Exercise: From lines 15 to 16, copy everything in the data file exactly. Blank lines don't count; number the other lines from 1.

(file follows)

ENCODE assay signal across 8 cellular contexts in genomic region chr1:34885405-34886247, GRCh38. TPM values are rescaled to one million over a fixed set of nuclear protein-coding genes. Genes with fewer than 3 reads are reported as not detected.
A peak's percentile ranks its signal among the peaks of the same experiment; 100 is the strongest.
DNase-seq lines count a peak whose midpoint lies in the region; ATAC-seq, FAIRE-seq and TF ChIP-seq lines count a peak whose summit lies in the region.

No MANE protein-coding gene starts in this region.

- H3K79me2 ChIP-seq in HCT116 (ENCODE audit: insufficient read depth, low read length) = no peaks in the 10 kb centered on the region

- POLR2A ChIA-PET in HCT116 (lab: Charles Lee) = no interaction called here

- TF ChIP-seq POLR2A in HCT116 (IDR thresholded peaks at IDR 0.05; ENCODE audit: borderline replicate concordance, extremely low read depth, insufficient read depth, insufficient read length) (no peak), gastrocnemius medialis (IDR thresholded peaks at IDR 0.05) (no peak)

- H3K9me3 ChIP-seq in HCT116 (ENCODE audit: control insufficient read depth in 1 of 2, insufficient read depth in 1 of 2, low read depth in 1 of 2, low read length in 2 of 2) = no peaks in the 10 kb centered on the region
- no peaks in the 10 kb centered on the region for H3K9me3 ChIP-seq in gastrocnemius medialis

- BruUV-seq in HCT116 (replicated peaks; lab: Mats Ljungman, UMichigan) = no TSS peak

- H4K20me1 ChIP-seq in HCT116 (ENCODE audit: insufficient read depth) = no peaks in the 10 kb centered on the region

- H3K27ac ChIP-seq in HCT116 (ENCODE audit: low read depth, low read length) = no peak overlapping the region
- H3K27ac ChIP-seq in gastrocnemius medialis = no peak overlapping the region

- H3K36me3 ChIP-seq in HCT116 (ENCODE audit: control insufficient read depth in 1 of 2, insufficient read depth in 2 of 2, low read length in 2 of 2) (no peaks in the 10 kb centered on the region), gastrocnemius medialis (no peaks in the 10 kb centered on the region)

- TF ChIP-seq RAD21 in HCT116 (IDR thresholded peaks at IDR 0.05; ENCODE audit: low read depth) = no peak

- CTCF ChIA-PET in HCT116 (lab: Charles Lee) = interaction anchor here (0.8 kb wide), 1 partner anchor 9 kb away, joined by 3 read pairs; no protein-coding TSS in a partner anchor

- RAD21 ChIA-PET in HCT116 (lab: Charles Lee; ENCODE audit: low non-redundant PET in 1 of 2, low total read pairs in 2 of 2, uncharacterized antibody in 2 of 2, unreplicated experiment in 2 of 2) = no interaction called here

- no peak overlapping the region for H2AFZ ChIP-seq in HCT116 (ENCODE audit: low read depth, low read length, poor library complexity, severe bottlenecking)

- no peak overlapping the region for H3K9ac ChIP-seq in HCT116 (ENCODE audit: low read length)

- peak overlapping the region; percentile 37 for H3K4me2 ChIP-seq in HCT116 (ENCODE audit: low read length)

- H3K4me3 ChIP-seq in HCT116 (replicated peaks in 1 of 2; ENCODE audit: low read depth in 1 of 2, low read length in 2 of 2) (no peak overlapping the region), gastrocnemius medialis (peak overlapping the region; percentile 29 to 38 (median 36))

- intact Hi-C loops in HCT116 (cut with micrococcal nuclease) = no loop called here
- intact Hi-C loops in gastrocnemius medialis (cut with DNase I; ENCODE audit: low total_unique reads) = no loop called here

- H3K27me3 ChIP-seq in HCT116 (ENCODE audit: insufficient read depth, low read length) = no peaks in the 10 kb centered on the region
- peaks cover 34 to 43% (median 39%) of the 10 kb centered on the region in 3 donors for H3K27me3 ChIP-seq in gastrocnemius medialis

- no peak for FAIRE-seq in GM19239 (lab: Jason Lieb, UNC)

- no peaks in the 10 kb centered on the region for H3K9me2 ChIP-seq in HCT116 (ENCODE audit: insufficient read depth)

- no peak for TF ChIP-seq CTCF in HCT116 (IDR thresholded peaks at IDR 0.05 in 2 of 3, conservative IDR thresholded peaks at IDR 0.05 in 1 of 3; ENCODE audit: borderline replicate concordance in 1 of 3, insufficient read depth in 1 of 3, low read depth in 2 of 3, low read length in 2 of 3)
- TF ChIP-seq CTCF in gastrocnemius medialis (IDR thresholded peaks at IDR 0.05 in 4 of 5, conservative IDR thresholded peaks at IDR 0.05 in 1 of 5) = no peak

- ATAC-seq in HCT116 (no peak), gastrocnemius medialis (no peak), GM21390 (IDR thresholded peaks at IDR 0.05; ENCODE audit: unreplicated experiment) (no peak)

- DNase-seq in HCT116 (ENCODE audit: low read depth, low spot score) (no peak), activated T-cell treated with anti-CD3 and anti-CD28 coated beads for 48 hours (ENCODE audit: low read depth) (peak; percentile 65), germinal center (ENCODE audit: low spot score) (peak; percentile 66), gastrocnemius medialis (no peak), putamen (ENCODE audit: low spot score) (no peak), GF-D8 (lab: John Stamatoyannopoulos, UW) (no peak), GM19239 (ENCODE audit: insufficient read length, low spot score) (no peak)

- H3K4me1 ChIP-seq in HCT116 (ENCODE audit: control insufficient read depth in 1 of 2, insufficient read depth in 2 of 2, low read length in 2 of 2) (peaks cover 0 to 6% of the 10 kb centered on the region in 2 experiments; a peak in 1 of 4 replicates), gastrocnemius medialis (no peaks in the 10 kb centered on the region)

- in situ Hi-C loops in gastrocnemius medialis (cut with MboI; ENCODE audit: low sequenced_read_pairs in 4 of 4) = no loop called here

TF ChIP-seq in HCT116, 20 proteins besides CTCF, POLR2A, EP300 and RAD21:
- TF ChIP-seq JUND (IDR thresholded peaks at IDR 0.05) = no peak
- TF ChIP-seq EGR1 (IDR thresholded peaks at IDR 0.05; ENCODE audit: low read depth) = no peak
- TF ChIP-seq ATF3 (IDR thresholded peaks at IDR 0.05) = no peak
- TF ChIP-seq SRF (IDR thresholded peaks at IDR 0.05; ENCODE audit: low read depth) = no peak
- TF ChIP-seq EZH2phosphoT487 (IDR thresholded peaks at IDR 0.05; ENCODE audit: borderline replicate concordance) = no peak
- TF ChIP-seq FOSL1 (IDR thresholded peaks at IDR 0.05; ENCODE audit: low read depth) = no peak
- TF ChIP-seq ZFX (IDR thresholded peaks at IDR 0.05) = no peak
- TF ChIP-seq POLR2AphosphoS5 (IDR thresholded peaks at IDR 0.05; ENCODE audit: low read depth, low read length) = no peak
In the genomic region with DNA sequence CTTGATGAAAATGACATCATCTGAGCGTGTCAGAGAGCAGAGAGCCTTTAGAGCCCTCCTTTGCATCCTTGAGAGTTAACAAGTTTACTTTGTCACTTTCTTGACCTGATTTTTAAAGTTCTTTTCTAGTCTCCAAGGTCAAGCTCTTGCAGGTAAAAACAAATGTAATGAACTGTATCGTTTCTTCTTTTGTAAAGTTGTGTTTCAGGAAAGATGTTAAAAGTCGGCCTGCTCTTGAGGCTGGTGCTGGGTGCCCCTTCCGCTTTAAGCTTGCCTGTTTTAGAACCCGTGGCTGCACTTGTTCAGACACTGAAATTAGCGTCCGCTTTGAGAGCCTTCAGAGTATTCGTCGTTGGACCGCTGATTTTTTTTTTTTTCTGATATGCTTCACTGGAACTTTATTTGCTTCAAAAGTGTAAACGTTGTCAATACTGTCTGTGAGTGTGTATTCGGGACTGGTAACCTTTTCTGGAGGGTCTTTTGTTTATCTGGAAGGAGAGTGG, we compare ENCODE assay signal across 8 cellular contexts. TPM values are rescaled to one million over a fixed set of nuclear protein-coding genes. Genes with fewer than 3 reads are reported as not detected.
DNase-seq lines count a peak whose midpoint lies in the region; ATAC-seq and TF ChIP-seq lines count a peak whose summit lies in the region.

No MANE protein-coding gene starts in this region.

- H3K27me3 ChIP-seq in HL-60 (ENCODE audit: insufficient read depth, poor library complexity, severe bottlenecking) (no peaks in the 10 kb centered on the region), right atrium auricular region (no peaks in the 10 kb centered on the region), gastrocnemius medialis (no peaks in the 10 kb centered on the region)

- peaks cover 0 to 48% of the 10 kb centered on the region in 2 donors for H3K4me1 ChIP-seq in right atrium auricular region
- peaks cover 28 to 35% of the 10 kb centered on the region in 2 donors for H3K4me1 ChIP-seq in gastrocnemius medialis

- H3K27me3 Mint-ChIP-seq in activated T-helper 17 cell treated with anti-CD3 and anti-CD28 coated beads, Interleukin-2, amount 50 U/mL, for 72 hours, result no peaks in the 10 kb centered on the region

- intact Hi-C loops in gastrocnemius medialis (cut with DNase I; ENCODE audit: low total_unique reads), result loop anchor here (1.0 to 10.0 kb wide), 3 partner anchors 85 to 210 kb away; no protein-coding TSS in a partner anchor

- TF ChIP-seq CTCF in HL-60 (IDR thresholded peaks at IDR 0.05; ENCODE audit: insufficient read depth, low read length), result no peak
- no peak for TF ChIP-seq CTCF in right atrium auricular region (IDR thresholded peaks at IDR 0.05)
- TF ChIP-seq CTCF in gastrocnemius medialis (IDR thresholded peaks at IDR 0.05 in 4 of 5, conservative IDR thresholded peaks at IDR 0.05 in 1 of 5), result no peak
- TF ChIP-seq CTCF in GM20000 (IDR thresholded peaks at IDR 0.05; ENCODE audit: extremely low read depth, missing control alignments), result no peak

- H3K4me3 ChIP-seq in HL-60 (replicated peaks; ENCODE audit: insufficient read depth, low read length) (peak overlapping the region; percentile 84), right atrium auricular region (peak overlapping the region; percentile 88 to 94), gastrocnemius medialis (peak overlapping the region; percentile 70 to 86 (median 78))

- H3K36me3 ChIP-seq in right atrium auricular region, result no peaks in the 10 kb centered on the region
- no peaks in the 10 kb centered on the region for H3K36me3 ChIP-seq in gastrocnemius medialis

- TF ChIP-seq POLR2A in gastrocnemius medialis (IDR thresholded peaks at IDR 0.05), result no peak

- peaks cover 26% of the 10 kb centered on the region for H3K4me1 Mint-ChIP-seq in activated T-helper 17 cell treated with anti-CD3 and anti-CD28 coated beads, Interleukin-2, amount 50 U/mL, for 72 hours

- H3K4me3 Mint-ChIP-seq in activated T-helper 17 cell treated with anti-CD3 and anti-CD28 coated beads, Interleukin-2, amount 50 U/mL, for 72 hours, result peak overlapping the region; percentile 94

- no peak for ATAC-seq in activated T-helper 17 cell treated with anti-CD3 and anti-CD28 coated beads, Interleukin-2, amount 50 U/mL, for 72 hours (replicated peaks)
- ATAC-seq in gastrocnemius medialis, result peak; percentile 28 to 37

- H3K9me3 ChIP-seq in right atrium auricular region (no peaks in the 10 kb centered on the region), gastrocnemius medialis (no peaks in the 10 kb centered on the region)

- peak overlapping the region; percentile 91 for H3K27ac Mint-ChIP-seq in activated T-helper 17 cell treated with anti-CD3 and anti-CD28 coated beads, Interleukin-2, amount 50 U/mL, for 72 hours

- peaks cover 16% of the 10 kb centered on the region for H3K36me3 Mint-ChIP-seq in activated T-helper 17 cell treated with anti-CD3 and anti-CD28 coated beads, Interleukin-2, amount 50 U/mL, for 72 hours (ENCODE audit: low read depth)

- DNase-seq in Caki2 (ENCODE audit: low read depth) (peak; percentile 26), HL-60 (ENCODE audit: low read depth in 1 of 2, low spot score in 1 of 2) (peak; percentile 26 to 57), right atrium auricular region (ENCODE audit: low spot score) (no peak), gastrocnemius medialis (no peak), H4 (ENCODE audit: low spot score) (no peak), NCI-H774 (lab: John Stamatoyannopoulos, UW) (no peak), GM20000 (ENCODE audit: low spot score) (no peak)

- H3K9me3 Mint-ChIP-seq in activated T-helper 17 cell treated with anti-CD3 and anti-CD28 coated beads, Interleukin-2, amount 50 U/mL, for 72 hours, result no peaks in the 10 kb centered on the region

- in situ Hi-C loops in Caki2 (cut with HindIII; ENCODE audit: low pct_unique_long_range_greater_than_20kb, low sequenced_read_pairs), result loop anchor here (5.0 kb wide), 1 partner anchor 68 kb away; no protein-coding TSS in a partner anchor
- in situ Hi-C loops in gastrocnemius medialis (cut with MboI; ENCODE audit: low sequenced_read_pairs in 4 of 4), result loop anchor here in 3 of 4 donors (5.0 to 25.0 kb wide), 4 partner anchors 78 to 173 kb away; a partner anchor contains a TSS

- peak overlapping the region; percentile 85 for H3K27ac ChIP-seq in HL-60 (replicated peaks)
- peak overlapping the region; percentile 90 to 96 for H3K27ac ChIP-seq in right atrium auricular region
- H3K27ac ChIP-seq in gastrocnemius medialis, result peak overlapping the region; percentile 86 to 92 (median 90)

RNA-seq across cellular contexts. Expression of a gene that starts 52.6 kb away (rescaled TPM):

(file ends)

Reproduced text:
- TF ChIP-seq RAD21 in HCT116 (IDR thresholded peaks at IDR 0.05; ENCODE audit: low read depth) = no peak

- CTCF ChIA-PET in HCT116 (lab: Charles Lee) = interaction anchor here (0.8 kb wide), 1 partner anchor 9 kb away, joined by 3 read pairs; no protein-coding TSS in a partner anchor